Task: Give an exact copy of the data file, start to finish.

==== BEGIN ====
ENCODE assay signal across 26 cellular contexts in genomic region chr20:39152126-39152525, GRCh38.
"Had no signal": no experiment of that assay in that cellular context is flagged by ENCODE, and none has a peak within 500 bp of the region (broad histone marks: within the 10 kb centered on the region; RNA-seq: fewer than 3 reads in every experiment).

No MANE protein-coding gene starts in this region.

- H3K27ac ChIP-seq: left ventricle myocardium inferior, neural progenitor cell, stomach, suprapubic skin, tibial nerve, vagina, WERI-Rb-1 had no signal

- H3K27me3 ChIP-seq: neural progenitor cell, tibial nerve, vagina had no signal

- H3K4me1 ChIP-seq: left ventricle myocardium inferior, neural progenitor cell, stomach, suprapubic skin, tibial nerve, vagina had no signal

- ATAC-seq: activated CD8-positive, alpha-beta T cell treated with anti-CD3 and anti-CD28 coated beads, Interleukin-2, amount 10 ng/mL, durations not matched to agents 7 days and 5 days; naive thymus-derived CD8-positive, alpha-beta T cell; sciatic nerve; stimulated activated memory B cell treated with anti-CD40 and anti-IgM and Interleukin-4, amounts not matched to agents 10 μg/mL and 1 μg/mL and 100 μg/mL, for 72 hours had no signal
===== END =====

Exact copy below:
ENCODE assay signal across 26 cellular contexts in genomic region chr20:39152126-39152525, GRCh38.
"Had no signal": no experiment of that assay in that cellular context is flagged by ENCODE, and none has a peak within 500 bp of the region (broad histone marks: within the 10 kb centered on the region; RNA-seq: fewer than 3 reads in every experiment).

No MANE protein-coding gene starts in this region.

- H3K27ac ChIP-seq: left ventricle myocardium inferior, neural progenitor cell, stomach, suprapubic skin, tibial nerve, vagina, WERI-Rb-1 had no signal

- H3K27me3 ChIP-seq: neural progenitor cell, tibial nerve, vagina had no signal

- H3K4me1 ChIP-seq: left ventricle myocardium inferior, neural progenitor cell, stomach, suprapubic skin, tibial nerve, vagina had no signal

- ATAC-seq: activated CD8-positive, alpha-beta T cell treated with anti-CD3 and anti-CD28 coated beads, Interleukin-2, amount 10 ng/mL, durations not matched to agents 7 days and 5 days; naive thymus-derived CD8-positive, alpha-beta T cell; sciatic nerve; stimulated activated memory B cell treated with anti-CD40 and anti-IgM and Interleukin-4, amounts not matched to agents 10 μg/mL and 1 μg/mL and 100 μg/mL, for 72 hours had no signal